The first translation here is from a French translation of Cavafy by Gilles Ortlieb and Pierre Leyris. (Cavafy was from Alexandria and wrote in Greek.)
Constantine Cavafy (1863-1933)
I never had you and no doubt I never
will. A few words, an approach
like at the bar two days ago – nothing more. For me,
I must admit, I'm sorry. But we others,
the Art's adepts, by force of concentration, can create
fleetingly, sometimes, a pleasure
that impresses one by seeming almost concrete.
Thus, at the bar, two days ago, with alcohol
helping me greatly in its kindly fashion,
I passed a half-hour that was wholly erotic.
It seems to me you understood, and deliberately
you lingered just a little. Now, what was there
was something very necessary, for, with all
possible fantasy and the magic of alcohol,
I had to see your lips as well,
I had to have your body near.
Johann Wolfgang von Goethe (1749-1832)
Goethe's Roman Elegies describe, with remarkable sexual frankness, a love affair taking place in Rome. The story is inconsistent and must be partly imaginary, but it expresses both the delight of the 37-year-old Goethe to discover for the first time the sensual freedoms of Italy, and very possibly his delight, too, in an actual sexual affair that took place there. Socially risk-taking but never reckless, however, Goethe presents it so that it can be read also as a fictionalised account of his new relationship, back in Weimar, with the much younger Christiane Vulpius, who later became his wife.
In this Elegy, the reference to Midas is to the myth that when Pan competed with Apollo as to which was the better musician, Midas was asked to adjudicate and declared Pan the winner. Apollo punished him by giving him the ears of a donkey. Midas, ashamed, tried to conceal them – but whatever he did, the rumour of his ears got about; even the reeds whispered it. This is the final Roman Elegy; Goethe is imagining the love-affair the Elegies describe becoming public knowledge, as, of course, since he was about to publish them, it was about to.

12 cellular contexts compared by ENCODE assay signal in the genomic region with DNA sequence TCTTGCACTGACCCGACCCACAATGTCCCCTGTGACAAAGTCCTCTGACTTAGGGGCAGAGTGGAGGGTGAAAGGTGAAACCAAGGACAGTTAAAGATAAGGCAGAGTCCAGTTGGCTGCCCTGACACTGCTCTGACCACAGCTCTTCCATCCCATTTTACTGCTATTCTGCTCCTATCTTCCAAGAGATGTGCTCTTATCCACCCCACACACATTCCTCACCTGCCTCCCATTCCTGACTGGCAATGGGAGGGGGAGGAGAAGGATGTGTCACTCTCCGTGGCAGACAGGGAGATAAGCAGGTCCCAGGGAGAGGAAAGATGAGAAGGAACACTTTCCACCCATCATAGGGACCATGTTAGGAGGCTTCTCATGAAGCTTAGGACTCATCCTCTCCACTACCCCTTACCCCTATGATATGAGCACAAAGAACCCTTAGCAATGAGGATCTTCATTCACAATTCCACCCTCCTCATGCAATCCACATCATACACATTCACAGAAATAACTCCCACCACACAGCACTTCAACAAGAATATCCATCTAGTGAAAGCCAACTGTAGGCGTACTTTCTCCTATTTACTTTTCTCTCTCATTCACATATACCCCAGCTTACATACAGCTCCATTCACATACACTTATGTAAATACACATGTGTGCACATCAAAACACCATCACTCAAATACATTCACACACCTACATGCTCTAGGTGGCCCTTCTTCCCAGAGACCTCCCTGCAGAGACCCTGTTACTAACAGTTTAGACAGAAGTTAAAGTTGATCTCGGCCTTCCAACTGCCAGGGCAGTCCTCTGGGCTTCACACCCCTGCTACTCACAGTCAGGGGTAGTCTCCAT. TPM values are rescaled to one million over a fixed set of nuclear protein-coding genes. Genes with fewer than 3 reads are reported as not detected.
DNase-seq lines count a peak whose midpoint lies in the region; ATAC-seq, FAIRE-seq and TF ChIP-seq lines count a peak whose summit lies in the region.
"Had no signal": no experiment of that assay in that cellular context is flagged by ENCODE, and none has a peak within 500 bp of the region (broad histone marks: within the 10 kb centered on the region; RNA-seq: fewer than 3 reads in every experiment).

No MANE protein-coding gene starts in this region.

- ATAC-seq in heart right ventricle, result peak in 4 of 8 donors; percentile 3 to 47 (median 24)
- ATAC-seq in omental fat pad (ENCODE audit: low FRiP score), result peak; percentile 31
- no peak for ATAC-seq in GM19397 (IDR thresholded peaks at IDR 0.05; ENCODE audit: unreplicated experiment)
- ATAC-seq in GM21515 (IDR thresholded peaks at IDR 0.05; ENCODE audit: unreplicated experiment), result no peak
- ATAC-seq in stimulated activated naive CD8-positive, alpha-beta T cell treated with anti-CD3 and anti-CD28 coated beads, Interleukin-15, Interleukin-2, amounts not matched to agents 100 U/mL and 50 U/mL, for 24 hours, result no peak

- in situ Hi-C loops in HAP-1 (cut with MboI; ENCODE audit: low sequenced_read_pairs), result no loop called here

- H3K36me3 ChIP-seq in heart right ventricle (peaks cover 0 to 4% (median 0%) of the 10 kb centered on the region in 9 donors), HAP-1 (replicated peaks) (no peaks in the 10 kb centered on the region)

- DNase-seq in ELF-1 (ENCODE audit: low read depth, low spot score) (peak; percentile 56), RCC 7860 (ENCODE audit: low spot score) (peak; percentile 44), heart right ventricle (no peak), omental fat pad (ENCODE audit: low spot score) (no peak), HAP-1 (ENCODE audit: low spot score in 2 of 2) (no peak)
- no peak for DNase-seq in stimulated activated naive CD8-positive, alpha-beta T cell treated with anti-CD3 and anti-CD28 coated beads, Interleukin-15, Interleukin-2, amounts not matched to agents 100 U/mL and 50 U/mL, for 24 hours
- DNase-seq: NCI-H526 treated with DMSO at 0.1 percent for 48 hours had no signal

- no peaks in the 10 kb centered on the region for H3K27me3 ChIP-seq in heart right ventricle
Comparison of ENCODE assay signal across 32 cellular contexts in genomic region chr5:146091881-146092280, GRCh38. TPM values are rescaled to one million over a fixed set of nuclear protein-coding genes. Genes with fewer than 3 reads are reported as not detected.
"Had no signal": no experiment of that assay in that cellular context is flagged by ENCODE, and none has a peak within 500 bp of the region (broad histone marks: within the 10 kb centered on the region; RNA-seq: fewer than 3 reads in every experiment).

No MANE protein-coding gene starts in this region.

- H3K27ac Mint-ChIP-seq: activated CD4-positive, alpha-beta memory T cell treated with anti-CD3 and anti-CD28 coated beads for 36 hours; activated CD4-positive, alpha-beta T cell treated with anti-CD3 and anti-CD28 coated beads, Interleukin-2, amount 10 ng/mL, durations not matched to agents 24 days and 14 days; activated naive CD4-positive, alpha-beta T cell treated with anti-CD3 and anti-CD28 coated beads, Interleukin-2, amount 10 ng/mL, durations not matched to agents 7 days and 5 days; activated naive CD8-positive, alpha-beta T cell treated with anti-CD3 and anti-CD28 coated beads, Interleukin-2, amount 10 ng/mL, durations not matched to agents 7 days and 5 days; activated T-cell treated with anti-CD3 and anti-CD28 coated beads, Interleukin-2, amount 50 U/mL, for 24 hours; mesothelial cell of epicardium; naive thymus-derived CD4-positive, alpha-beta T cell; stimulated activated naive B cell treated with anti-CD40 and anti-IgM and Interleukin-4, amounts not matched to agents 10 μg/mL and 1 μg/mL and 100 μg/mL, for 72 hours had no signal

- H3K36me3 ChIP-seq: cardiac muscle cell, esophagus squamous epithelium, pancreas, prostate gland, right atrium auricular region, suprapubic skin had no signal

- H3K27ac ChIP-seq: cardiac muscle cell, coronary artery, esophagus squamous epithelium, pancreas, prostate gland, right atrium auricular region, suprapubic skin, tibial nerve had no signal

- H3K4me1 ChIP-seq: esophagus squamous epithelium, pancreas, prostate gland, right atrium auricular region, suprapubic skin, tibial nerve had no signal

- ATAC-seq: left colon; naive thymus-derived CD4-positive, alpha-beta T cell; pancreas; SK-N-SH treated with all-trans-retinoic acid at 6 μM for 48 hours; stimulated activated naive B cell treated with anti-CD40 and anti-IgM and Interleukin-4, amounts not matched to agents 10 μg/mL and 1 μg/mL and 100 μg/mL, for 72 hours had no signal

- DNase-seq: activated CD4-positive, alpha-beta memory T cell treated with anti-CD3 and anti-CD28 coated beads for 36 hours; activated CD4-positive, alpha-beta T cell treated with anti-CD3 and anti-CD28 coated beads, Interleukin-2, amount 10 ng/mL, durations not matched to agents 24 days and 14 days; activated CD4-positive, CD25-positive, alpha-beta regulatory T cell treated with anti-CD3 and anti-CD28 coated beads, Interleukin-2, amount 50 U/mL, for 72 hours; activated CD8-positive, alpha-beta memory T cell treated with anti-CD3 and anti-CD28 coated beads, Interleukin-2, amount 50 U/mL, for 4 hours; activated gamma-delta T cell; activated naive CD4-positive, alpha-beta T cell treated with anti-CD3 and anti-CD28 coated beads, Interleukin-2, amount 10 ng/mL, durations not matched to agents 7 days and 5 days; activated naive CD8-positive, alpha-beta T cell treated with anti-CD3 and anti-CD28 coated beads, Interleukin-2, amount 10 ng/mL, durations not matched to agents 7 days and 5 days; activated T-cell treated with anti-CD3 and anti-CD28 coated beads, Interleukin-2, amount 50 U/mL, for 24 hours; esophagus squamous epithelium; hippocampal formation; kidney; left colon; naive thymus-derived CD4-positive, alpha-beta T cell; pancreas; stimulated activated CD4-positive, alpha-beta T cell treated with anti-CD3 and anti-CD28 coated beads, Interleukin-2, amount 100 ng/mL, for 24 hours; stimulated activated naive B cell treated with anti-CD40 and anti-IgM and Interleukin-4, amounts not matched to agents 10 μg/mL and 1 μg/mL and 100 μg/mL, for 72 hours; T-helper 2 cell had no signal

The Roman Elegies are so-called because they are written in 'elegiac couplets', alternating hexameters and pentameters.
Roman Elegy XX
Strength adorns a man, and a bold and a generous spirit;
O but perhaps above all, deepest reserve is required!
You who have conquered the world, Discretion, Queen of the nations,
dearest Goddess, my safe guide throughout life until now,
what a fate is afflicting me! Now all the tittering Muses,
teamed up with Amor, the snake!, loosen my tightly-shut lips.
And now the royal shame is all but exposed, though they seek to
tuck in under the crown, or with a turban disguise
Midas's lengthened ears: the very next servant perceives them!
and the secret at once burdens and burns in his breast.
But that the Earth refuses to stand guard over such secrets,
gladly he'd dig it a hole, bury it and get some relief!
Reeds now spring up around him; the wind blows, they rustle and murmur:
Midas! Midas the King! has the ears of an ass!
– Now for me too it is hard to hide my beautiful secret;
how soon the chattering lips spill what has filled up the heart!
I can confide in no woman: she might sternly rebuke me;
nor in man either: he might envy and spoil my joy;
nor to the quiet grove or the echoing cliff can I tell my
ecstasy, being not young, nor perhaps lonely enough.
Therefore to you, dear friends, dear Hex- and Pent-ameter only,
be it confided how she brightens my nights and my days.
She, the ever-pursued, evades the snares and devices
which her admirers lay, brazen or subtle by turns;
graceful, adroit, she slips by, like one well-assured of the byways
where she knows her true-love, listening eagerly, waits.
Hold still, moon, she is coming! let the neighbours not spy her;
rustle, wind, in the leaves! none catch the sound of her step.
And you, my much-loved songs, grow up and flourish, and waver
in every gentlest of breaths blown on the love-bearing breeze;
then, like those gossiping reeds, reveal at last to the Romans
this lovely secret that once one lucky couple enjoyed.
The third translation, also from Goethe, is entitled Phenomenon. The reference is to a meteorological phenomenon: sometimes on mist a 'white rainbow' is seen. In biblical tradition, the many-coloured rainbow is a symbol of hope; in this poem, the ageing Goethe allows the white rainbow to represent hope as well, but now with an un-illusioned awareness of limitation.
When with the wall of rain
bright Phoebus mates,
brilliant, that bow again
I see the same arc show,
in white mist drawn,
white, and yet still that bow,
Old man, you may still be
White though your hair may be,
yet you will love.